However, margin-based leverage may not be the strongest indicator of profit or loss. Instead, you would need to calculate real leverage, which is done by dividing the total value of the transaction by the total trading capital.
For instance, if you have $1,000 in your account and you want to open a $10,000, a mini lot, then you would be trading with the leverage of 1:10, or ten times leverage on your account.
Advantages and Disadvantages of Leverage in Forex
Leverage is an amplifier. This makes it clear why leverage is so great in Forex. It allows traders to turn a decent profit from a price change of only a few pips. A pip is usually the last decimal in a currency value. In the US dollar currency, a pip would be equivalent to a hundredth of a cent, or $0.0001. This is a very minuscule amount, so if you trade without leverage, you would need a very large capital to turn a decent profit. However, many people do not have deep pockets. So, they use leverage to their advantage.
Here is a quick example. Suppose that you are trading in GBP/USD, and the price moves by 100 pips from 1.9400 to 1.9500. That is only a cent in price change. However, if you use leverage, it can transform that minuscule profit into something much more substantial. Suppose that you have 1:1000 leverage, that means your 1 cent profit turns into a $10 profit, and that is for only 1 GBP. What if you have 1,000 GBP? That turns into $10,000 in profit.
But leverage does not only amplify profits. It also does the same to losses, which is why leverage is also considered to be a double-edged sword. Here’s an example.
Trader A and Trader B have USD 10,000 at their disposal. Their broker has a 1% margin deposit and they both decided to go for the USD/JPY market. They believe that the currency pair would hit a top and drop off in value very soon. So, they go short at 120.
Trader A went with 50 times leverage by shorting $500,000 USD/JPY ($10,000 x 50), going all in. Since USD/JPY stands at 122, a pip for one standard lot is about $8.30, or $41.50 for five standard lots. If USD/JPY goes up to 123, Trader A would lose 100 pips, which is $4,150. In other words, this little price change costed Trader A up to 40% of their total trading capital.
Trader B also went all-in but decided to take a more conservative approach. Instead of 50 times leverage, they only go for 5 times. So, they just short $50,000 worth of USD/JPY ($10,000 x 5). That $50,000 is only half of a standard lot. If the USD/JPY moves up to 123, Trader B would also lose 100 pips, but it would only cost them $415. This loss represents only 4.15% of their balance, a much more acceptable loss.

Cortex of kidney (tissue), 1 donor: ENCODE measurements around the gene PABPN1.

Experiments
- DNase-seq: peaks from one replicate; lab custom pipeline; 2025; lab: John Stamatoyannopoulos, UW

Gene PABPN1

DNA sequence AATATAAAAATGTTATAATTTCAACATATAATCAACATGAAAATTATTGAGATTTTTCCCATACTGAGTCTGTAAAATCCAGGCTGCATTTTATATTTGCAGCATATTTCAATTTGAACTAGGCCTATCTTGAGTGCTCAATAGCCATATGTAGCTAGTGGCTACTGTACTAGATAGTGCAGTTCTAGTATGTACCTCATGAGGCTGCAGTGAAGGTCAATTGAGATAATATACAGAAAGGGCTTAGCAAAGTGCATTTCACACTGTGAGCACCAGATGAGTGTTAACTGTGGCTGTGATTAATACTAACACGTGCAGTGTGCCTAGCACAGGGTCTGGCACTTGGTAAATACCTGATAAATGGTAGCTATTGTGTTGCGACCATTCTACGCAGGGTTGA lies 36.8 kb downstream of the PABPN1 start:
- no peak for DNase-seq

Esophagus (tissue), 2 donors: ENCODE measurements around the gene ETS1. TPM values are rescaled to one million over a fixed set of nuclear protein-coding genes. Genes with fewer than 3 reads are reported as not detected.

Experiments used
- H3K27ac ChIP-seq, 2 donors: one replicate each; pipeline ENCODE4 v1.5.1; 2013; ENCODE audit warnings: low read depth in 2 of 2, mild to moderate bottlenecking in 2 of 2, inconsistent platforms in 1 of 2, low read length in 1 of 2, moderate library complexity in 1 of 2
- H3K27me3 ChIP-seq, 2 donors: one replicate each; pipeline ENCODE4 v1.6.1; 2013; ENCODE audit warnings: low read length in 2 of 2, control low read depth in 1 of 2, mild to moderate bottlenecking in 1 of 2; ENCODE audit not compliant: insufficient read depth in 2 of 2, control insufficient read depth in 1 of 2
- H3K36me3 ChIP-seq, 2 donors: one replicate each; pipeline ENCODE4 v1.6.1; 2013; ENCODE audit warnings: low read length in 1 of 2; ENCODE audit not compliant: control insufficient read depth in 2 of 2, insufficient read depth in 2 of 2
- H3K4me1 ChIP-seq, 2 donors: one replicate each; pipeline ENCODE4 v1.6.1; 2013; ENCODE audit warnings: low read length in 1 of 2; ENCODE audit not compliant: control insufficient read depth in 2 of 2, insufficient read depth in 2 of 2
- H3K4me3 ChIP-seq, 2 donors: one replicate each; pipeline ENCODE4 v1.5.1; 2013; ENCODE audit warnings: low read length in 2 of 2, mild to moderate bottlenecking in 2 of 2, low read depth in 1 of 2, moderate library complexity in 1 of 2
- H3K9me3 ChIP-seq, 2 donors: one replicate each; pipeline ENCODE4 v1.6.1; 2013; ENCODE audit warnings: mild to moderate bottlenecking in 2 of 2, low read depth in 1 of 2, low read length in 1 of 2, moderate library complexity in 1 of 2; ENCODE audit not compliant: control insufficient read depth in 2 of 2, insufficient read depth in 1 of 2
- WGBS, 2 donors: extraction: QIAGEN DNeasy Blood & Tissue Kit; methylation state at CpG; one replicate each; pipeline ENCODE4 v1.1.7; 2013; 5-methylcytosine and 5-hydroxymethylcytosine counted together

It is fine if you follow Trader A’s path so long as you know what you are doing and can turn a profit. But the higher the leverage, the higher the risk and reward. If you don’t play your cards right, you will feel the burn when you suddenly lose a lot of money thanks to leverage.
At this point, you might be afraid of using leverage. Don’t be. As long as you know how to manage it, you should be fine. The only time when you should not use your leverage is when you are not at the table. Proper management is needed to work with leverage to turn a profit.
The only tip here is to go easy on leverage. Do not just go as high as you can. Go for a smaller, more comfortable level to give yourself some breathing room. A highly leveraged trade can conclude your career if it goes against you since you would rank up a large loss thanks to the larger lot size. You should start with a small level and work your way up to a comfortable level.
Forex Leverage Calculator
There is no online calculator for leverage, but luckily the math is easy enough to do. You want to use real leverage as it better reflects your profit and loss. This is done by simply dividing the total value of the transaction by the total trading capital.
Another thing to look out for is the risk expressed as the number of pips. If you know this, you can determine how much money you could lose. Your loss should not be more than 3% of the total amount of money in your account. If the losing position is leverage at a level that magnified the loss to, say 30%, then you should reduce the leverage. Again, 3% is only a general guideline and many traders have different risk tolerance and have different rules.